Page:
A schoolgirl's action for damages over injuries sustained in a car crash, in which her sister and friend were killed, is to go ahead in the High Court against the Motor Insurance Bureau of Ireland only.

This follows a settlement of the liability issue in the case of Faith Varden Carberry.

She was seriously injured when her mother, who was uninsured and banned from driving, crashed into a clay embankment outside Edgeworthstown, Co Longford, in November 2007.

Faith was seven years old at the time of the crash in which her six-year-old sister Ava and her friend Michaela Logan were killed, while another child was injured.

Her mother Mary Carberry, an alcoholic, was later sentenced to six years in prison with two years suspended in relation to the incident.

In the High Court yesterday, after several hours of settlement talks, Senior Counsel Liam Reidy told Justice Iarfhlaith O'Neill the issue of liability between the MIBI and Faith's father Thomas Varden, the owner of the car, had been settled.

He said the main case of assessment of damages could be adjourned for three weeks.

Mr Justice O'Neill said he was very glad the parties had reached agreement in what was a difficult case.

Faith, through her grandfather Anthony Carberry of St Mel's Road, Longford, had sued her father, her mother Mary of Clonguish Court, Newtownforbes, Co Longford, and the MIBI.

It is claimed that on 26 November 2007, a car being driven by Ms Carberry was caused to be crashed at or near the Old Dublin Road in Edgeworthstown.

As a result of the incident, Faith was taken to hospital after her cervical spine had been stabilised.

She later underwent surgery and was transferred to Our Lady's Children's Hospital in Crumlin where she was treated in a spinal cast for about ten weeks.

It is claimed Faith suffered severe psychological trauma and upset and she attended a child psychologist for three months after the incident.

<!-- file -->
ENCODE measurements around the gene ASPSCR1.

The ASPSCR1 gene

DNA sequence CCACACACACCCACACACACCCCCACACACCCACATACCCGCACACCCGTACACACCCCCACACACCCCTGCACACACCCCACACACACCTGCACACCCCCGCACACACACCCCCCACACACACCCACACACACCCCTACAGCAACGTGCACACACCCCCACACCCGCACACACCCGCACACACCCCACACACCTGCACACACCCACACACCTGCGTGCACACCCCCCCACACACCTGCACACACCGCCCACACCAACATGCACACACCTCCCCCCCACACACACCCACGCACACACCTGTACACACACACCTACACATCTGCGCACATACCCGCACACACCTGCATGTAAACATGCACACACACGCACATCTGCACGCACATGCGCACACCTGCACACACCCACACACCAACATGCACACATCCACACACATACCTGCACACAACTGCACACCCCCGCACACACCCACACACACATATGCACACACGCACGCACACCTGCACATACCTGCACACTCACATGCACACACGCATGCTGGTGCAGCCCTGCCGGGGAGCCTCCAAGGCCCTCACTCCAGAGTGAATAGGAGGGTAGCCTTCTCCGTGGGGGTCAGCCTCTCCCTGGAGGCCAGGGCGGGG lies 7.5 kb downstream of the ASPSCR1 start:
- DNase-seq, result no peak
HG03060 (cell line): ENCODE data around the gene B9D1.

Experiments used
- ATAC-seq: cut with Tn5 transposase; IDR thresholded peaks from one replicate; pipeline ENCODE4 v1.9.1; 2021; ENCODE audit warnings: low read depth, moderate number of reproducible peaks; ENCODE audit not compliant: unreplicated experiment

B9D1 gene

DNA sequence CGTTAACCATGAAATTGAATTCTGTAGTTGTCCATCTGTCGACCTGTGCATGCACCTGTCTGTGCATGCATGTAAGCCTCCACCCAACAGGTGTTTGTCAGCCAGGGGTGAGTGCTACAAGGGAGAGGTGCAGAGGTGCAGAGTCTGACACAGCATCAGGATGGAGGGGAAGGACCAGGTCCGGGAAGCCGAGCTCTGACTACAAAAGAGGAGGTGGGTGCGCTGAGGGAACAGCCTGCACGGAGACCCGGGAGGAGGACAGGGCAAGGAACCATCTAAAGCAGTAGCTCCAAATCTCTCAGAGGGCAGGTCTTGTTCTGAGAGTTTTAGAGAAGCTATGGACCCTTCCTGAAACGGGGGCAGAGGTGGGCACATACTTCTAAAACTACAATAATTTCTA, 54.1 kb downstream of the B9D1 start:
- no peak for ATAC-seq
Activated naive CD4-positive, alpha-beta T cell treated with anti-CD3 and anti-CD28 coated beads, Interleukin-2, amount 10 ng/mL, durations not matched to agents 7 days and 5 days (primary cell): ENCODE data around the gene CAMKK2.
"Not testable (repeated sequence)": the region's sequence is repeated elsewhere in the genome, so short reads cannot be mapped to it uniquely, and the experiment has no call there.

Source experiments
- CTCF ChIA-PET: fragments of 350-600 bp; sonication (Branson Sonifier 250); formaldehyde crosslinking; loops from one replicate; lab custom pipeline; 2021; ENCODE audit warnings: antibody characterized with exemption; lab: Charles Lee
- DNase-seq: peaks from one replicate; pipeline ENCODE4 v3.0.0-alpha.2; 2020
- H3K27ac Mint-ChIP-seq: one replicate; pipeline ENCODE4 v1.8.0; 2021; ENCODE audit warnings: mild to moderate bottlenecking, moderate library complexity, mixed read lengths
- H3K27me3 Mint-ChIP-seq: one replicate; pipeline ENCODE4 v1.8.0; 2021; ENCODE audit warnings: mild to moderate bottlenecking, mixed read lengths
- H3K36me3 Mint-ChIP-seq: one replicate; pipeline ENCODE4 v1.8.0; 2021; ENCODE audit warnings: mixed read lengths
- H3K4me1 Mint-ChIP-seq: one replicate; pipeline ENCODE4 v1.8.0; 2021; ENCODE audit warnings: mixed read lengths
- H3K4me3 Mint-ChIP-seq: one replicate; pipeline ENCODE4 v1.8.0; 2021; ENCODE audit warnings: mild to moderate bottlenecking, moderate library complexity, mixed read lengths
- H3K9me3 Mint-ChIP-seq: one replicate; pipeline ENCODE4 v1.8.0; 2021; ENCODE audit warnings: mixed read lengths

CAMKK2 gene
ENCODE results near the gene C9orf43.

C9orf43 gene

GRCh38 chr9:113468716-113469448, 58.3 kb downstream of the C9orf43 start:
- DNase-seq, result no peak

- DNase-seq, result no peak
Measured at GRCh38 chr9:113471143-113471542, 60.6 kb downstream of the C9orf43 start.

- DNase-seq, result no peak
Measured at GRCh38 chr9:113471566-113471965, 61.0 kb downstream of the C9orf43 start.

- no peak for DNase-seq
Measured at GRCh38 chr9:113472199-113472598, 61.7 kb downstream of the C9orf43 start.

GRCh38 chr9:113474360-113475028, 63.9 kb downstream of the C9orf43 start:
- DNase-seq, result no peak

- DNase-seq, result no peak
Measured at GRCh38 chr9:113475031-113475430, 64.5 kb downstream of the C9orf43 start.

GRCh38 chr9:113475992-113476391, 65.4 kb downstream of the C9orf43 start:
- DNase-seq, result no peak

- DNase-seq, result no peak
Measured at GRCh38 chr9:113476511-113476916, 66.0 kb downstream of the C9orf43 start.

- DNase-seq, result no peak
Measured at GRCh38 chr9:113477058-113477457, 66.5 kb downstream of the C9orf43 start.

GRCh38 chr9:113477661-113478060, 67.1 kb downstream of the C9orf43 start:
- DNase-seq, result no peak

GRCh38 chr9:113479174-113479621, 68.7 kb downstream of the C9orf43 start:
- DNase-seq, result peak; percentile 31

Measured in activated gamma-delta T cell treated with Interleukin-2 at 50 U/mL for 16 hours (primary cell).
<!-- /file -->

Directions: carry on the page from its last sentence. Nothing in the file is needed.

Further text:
Mr Varden, the court had heard, did not deny he was the owner of the car but claimed the car was being driven by Mary without his authority.

Judgement against her has already been obtained in the case.

In his evidence, Mr Varden explained that, when Mary was put off the road, she put the children on the phone to him saying they were cold and wet walking the one-and-a-half miles to school.

"It pulled at my heart strings. She was seeking for me to provide transport, purchase a car and somebody who was insured and had a full licence would drive it," he told the court.

He said he did not want to do it but the children would come on the phone saying they were cold and wet.

He said Ms Carberry was in Alcoholics Anonymous and seemed to be turning over a new leaf.

He said he bought a car for €14,000 but she was banned from driving so somebody else would have to drive it.

He later learned the car had been insured and Mary Carberry had signed his name to a cheque.

On the night of the crash, he said he got a phonecall from Mary.

"She said Ava was dead and she thought Faith was dead too," he said. He said when he got to the hospital he discovered Mary had been driving the car.

“I was angry. I am still very angry. No way would I have given the car to her if I thought she was going to use it that way. I trusted her," he said.